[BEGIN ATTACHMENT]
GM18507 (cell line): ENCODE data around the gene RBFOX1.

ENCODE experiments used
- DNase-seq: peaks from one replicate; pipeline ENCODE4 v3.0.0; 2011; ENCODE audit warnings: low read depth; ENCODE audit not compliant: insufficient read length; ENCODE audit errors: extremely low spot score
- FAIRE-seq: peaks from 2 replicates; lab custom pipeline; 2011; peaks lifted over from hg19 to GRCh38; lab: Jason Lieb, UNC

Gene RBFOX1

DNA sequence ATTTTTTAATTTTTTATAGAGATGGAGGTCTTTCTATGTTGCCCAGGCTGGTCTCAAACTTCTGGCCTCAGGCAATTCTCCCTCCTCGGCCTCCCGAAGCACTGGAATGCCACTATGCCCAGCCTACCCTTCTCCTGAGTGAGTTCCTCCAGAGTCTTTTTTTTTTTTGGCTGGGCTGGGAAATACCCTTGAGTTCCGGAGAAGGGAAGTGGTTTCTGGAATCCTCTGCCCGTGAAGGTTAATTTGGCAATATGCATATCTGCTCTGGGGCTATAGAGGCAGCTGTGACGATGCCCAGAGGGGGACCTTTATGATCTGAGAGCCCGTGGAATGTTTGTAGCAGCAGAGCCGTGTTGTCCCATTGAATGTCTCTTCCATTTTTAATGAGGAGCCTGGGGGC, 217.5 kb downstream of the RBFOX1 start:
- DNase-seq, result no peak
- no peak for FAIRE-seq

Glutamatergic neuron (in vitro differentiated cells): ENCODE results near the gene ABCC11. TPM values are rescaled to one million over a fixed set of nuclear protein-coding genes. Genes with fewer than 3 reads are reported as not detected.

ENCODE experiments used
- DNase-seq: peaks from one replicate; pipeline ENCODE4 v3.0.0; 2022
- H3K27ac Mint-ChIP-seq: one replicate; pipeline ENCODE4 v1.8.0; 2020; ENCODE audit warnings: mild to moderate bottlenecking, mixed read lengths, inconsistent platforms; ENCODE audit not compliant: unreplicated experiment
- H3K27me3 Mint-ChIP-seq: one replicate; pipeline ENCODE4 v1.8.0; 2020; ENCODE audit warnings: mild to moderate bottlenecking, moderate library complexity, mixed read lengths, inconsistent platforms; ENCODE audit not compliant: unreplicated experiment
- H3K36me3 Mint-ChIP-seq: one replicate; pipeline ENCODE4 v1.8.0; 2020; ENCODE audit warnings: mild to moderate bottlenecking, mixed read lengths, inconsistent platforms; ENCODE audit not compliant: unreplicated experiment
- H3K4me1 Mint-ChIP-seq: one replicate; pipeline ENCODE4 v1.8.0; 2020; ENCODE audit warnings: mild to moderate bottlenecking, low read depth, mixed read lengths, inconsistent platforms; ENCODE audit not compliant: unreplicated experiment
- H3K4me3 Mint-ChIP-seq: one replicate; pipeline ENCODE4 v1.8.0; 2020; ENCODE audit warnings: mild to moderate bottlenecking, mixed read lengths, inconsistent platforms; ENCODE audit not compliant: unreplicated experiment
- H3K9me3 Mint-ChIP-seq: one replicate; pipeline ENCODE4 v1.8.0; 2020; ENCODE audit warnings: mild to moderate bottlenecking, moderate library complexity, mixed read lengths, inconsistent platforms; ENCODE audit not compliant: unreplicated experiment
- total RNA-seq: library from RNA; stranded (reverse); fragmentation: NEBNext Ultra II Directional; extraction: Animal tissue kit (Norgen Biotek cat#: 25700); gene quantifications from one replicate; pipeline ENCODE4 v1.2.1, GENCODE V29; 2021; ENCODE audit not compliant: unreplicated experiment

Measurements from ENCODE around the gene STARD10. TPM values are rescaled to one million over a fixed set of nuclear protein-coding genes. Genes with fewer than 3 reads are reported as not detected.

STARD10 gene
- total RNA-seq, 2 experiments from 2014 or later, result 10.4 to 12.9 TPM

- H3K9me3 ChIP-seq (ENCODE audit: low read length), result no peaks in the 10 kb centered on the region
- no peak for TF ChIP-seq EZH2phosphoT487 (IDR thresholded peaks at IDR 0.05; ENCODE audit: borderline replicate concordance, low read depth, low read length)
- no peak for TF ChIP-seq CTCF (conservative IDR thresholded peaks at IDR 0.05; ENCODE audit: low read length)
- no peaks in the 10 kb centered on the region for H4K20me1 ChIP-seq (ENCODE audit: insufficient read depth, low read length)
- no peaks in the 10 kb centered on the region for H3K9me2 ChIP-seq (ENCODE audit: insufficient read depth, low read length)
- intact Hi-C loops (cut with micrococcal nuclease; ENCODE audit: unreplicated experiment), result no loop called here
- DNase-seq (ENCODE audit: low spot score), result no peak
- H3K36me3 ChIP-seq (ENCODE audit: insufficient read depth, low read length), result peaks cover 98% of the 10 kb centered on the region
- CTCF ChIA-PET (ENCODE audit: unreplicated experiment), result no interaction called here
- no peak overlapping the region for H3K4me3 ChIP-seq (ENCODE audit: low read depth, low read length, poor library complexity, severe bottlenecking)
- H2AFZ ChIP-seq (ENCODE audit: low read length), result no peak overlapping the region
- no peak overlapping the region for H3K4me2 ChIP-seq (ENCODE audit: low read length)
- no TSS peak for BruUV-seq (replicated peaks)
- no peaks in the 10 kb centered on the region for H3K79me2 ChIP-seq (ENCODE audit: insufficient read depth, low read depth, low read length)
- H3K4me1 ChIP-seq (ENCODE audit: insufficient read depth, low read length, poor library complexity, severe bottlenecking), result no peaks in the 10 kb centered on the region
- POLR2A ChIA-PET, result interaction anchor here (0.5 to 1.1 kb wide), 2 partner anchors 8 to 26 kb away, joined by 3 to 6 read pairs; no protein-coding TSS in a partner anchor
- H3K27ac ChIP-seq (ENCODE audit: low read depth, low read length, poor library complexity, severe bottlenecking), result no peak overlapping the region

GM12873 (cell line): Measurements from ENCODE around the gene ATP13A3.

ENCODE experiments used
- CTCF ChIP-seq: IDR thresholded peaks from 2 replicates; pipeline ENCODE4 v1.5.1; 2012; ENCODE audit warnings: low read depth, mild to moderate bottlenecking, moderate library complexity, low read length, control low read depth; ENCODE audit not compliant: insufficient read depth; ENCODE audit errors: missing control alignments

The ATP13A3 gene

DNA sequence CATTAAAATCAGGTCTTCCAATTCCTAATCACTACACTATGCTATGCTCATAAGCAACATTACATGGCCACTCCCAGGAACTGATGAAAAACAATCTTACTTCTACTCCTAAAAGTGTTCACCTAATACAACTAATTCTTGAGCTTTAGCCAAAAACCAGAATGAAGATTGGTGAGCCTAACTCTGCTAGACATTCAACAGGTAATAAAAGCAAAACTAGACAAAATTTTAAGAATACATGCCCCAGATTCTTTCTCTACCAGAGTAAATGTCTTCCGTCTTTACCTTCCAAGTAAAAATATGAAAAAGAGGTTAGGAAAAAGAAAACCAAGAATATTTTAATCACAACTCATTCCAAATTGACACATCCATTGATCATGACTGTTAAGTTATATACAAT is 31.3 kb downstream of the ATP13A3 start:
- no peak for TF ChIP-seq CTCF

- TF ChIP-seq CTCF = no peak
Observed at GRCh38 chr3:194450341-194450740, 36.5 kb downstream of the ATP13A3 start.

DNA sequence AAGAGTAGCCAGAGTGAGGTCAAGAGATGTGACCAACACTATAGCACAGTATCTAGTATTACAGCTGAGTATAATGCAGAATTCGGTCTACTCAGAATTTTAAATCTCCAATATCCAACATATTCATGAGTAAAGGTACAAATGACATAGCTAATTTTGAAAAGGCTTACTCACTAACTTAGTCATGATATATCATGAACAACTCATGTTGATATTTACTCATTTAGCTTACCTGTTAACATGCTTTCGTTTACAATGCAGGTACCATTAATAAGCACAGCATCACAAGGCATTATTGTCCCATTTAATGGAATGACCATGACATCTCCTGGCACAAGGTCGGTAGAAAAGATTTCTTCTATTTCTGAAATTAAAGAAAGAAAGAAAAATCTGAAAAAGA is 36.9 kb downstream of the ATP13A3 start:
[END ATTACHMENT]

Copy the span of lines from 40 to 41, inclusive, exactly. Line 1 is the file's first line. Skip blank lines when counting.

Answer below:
ENCODE experiments used
- CTCF ChIP-seq: IDR thresholded peaks from 2 replicates; pipeline ENCODE4 v1.5.1; 2012; ENCODE audit warnings: low read depth, mild to moderate bottlenecking, moderate library complexity, low read length, control low read depth; ENCODE audit not compliant: insufficient read depth; ENCODE audit errors: missing control alignments